My second grade teacher considered left-handed kids mentally deficient. She assigned me and two fellow lefties to the Turtle table; everyone else was a Rabbit. Rabbit classmates taunted me and I came to equate left-handedness with stupidity. The teacher called the turtles stupid, admonishing us not to tell, because everyone would know we were stupid. I obeyed, although nightly crying spells told my parents something was wrong.
School Superintendent Newman Smith, a member of my church, had known me all my life. One Sunday he asked my mother “What’s wrong with Annetta?” The next morning, he visited my class, folding his 6’4” frame into the tiny chair beside me. We didn’t talk — I was terrified the teacher would think I broke the silence. He recognized a teacher bully, and immediately moved me to another class, although I wasn’t told why.
My new classroom climate was completely different; sunny instead of dark, relaxed instead of tense, with classmates who offered kindness instead of taunts. I felt safe – and tears flowed all afternoon. Mrs. Blaylock, an amazing teacher, rebuilt my confidence.
We know bullying is bad, but what happens when the bully is the teacher?
I have deep respect for teachers; most are altruistic and they receive less recognition than they deserve. Teacher bullying, though rare, has serious implications, not just for bullies’ targets, but also for the school climate.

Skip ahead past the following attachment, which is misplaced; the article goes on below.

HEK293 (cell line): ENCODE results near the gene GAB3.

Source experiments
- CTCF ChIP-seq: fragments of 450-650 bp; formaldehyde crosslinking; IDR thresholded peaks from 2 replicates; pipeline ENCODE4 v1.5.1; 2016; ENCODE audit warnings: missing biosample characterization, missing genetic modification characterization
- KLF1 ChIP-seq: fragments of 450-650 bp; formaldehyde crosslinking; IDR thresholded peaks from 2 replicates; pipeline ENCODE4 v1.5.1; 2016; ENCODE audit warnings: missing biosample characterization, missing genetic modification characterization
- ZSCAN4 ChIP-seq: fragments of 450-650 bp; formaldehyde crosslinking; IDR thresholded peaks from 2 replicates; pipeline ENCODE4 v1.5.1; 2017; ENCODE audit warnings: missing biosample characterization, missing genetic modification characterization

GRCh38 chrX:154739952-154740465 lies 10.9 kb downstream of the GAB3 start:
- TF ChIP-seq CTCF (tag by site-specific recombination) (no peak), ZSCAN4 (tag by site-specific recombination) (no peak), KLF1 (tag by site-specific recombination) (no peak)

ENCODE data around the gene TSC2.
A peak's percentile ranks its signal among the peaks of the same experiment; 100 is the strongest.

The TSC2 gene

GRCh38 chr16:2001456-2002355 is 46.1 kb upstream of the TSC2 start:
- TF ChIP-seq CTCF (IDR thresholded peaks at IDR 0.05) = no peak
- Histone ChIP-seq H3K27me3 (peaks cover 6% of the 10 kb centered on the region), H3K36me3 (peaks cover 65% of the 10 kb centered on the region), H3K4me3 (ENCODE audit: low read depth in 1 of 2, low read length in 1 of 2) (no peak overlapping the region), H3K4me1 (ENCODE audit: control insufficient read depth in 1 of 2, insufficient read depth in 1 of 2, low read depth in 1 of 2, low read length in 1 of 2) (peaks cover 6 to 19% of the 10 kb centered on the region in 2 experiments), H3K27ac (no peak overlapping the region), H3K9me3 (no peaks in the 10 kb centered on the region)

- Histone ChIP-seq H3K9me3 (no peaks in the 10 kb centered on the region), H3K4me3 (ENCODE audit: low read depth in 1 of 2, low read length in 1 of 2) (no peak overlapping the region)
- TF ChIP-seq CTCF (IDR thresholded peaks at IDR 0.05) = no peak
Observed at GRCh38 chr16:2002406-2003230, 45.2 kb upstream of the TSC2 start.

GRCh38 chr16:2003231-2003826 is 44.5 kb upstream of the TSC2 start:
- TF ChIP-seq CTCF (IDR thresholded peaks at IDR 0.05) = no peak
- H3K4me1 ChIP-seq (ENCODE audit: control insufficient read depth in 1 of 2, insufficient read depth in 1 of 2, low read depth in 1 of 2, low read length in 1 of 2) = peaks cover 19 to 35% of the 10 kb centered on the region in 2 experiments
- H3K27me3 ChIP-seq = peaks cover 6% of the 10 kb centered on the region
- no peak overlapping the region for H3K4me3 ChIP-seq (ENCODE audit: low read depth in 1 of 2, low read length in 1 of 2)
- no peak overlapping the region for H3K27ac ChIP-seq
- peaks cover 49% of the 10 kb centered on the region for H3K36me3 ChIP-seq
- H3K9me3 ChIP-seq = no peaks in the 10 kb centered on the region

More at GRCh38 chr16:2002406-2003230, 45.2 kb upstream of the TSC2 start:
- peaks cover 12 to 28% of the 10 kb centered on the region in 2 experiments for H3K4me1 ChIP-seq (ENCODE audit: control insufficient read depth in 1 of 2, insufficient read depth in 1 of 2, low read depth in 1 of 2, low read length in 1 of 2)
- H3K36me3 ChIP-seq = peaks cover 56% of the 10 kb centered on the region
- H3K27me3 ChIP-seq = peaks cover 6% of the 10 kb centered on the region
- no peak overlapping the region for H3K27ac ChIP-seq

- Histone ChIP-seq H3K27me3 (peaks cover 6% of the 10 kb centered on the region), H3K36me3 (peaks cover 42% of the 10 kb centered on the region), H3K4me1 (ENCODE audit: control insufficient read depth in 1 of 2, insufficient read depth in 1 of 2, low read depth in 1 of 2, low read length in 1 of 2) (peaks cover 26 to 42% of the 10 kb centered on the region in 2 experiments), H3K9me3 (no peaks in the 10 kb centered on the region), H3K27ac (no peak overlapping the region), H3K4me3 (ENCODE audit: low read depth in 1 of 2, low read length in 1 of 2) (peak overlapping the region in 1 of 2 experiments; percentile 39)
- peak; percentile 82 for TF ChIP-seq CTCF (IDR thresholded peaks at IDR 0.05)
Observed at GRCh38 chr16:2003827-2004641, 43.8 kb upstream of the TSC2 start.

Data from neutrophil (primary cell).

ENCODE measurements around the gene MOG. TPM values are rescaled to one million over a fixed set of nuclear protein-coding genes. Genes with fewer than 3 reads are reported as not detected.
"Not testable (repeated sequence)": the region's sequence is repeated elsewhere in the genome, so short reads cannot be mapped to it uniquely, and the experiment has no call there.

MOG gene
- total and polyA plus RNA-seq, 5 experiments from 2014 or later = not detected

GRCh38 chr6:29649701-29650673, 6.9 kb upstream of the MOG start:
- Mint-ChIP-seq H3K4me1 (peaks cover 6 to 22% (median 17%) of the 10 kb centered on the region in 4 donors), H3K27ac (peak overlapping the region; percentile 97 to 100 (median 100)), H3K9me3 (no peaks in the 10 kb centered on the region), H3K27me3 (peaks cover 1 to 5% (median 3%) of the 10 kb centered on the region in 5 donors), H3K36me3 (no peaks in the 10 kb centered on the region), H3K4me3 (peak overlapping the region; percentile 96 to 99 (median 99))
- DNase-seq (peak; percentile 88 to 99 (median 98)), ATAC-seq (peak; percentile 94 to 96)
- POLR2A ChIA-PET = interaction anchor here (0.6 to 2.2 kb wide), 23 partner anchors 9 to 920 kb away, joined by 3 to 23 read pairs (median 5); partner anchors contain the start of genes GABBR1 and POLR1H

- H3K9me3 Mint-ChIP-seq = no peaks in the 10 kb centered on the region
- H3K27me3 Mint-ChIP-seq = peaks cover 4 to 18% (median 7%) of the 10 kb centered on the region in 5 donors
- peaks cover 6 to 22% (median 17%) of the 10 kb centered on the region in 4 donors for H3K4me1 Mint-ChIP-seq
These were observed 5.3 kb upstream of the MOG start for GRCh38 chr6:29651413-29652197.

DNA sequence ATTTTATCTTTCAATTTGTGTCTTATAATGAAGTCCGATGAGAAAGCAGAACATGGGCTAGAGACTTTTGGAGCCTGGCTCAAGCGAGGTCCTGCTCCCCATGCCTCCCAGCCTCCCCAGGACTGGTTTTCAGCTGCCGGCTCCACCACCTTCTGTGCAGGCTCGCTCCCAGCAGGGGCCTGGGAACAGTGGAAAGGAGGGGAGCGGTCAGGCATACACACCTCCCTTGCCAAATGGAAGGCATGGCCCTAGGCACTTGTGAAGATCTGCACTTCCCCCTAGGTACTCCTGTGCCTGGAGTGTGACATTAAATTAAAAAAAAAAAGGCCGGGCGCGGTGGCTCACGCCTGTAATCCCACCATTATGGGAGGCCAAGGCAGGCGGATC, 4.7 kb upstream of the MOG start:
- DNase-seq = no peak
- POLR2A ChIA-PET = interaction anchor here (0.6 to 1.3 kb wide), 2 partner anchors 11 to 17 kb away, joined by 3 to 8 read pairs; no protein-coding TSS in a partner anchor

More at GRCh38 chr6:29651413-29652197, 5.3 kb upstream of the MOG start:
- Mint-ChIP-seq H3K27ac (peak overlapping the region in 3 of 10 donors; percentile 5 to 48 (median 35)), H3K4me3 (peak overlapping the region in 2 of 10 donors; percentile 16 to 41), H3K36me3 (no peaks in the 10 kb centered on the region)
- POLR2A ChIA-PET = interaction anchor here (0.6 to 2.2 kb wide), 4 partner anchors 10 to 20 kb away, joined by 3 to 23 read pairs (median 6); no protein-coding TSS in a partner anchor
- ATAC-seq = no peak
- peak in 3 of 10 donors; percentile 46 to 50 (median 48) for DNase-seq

In May 2014, a kindergarten teacher in Wharton, OH, was suspended for 10 days after a security camera caught her lifting a little boy by his shirt and pinning him to a wall. In 2013, a San Antonio jury convicted a kindergarten teacher of official oppression, a felony in Texas, after she lined up 24 students and made them hit a six-year-old boy who reportedly hit a classmate. In 2011 in Roane County, TN, a kindergarten teacher lost patience with a six-year-old whose desk was untidy, calling him a pig, allowing classmates to surround the tearful boy and make pig sounds.
How can young children defend themselves against these actions? Teachers are bigger than their small charges. Children are taught to obey authority, and young children with one teacher are most at risk. Teachers are human, and they sometimes abuse their power.
Teacher bullying is defined as non-sexual abuse of power over students by teachers. Stuart Tremlow, a psychiatrist who researches teacher bullying, published a survey of 116 teachers at seven elementary schools. Seventy percent of the teachers said bullying was isolated, although surprisingly, 45 percent of the teachers admitted to having bullied a student. Respondents called teacher bullying an ‘undiscussable’ topic. Tremlow’s research revealed most teacher bullies were bullied themselves; some were bullied by administrators or by other teachers.
Although research on teacher bullying is sparse, Dr. Alan McEvoy, author of Teachers Who Bully Students: Patterns and Policy Implications, surveyed